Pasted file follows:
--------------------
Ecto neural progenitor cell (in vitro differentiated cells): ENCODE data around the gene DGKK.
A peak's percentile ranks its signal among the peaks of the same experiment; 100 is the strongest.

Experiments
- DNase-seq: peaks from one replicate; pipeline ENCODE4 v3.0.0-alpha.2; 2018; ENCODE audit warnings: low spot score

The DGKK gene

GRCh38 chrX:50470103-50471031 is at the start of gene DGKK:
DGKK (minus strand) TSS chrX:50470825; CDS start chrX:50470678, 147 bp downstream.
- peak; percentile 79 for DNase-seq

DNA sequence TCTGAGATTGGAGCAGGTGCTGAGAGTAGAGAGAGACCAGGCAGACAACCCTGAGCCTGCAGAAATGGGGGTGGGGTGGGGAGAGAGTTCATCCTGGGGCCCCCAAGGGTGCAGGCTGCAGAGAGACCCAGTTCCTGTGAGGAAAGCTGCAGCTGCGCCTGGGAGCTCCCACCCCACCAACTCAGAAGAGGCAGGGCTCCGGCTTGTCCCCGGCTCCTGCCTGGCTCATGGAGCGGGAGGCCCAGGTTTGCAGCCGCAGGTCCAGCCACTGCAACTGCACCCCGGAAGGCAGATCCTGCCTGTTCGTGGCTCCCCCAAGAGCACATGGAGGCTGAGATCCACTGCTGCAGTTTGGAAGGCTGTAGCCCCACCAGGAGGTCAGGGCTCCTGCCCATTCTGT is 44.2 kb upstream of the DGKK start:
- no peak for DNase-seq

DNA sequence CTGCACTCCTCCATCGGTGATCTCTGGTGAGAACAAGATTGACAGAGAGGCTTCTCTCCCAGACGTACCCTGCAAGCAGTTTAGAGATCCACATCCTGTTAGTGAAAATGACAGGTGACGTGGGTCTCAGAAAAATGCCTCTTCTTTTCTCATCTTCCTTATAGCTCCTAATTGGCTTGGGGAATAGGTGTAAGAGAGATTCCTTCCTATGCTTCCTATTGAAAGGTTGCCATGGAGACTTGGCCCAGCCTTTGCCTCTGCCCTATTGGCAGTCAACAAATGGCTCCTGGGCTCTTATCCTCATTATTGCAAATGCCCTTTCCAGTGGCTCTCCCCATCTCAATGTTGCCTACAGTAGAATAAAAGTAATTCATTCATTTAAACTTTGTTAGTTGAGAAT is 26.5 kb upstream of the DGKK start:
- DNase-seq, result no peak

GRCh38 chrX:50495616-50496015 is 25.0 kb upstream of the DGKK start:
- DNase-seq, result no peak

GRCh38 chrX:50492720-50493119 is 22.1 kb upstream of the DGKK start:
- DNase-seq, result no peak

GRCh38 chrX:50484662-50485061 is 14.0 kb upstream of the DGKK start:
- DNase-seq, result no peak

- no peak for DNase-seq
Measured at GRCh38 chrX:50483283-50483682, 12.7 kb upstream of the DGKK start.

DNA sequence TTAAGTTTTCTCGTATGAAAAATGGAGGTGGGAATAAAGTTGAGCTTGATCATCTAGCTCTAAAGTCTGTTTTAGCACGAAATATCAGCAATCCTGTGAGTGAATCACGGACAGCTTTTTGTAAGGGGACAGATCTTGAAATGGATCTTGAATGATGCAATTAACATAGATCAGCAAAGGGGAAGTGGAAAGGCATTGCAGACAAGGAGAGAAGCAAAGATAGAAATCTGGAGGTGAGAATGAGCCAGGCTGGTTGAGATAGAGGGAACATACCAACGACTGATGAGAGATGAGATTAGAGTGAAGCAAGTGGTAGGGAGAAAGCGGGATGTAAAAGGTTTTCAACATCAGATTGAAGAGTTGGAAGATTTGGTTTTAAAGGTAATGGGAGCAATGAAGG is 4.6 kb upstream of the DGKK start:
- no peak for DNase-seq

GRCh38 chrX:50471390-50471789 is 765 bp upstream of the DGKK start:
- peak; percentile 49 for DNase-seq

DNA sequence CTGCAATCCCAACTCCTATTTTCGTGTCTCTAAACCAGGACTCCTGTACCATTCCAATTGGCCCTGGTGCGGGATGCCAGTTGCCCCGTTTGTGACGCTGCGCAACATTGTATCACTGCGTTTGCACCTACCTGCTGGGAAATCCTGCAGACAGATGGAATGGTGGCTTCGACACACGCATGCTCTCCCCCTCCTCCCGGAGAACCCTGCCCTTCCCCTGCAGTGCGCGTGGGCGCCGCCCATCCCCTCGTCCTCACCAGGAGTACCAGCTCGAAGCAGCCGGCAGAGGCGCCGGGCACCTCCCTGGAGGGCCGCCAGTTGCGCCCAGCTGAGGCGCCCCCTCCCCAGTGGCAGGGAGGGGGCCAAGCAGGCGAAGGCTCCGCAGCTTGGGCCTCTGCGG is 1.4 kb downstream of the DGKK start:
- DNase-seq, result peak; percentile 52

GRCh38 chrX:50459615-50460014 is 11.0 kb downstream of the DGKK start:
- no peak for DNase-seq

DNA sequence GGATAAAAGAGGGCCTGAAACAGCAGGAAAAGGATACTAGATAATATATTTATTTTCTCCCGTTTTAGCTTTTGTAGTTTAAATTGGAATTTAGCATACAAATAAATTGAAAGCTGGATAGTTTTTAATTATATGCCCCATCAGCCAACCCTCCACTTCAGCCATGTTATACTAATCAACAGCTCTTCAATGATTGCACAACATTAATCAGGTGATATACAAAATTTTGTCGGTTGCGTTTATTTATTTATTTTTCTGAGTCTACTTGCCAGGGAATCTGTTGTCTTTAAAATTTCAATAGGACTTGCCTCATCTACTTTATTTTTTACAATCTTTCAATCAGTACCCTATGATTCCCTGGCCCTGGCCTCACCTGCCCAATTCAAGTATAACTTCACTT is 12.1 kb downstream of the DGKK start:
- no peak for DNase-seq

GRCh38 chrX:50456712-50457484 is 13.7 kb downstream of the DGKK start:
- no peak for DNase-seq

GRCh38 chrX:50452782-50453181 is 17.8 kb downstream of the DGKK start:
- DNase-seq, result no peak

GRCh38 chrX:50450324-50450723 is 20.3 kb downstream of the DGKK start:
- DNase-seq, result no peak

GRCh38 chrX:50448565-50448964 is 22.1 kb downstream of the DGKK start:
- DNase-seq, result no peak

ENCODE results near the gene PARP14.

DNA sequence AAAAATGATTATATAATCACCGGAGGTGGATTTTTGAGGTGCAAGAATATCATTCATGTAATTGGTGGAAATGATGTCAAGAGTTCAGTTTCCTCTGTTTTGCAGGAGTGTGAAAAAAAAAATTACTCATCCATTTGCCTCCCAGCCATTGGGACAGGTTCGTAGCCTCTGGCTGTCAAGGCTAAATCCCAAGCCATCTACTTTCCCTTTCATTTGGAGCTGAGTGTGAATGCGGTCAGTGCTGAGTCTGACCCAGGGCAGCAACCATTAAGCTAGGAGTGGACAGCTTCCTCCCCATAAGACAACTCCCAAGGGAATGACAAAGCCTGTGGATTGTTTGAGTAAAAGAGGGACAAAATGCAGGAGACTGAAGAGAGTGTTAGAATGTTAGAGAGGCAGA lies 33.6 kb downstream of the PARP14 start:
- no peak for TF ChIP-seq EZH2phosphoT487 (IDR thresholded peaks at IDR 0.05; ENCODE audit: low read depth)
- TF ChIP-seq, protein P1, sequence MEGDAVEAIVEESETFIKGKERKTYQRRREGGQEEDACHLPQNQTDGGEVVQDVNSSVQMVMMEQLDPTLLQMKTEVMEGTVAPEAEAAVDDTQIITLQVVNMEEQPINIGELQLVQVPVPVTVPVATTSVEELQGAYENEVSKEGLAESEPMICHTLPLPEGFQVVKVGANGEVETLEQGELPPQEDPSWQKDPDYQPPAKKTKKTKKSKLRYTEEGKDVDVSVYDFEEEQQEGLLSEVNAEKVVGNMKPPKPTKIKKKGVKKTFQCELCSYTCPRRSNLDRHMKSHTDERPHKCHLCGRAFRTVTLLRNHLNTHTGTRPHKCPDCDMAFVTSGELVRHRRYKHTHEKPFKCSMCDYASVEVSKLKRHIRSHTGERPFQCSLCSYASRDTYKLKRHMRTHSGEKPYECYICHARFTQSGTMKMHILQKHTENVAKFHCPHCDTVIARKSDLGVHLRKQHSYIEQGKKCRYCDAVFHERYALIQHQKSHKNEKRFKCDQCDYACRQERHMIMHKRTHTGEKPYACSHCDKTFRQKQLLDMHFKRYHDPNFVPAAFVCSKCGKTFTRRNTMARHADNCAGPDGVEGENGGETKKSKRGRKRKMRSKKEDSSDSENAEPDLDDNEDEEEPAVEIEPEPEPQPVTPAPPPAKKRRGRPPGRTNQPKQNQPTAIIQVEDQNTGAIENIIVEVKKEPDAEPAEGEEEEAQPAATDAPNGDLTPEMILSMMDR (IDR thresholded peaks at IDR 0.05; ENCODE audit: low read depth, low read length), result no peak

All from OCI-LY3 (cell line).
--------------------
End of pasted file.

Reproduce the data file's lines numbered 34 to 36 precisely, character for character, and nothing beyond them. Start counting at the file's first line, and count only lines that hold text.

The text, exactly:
- DNase-seq, result no peak

GRCh38 chrX:50450324-50450723 is 20.3 kb downstream of the DGKK start:
- DNase-seq, result no peak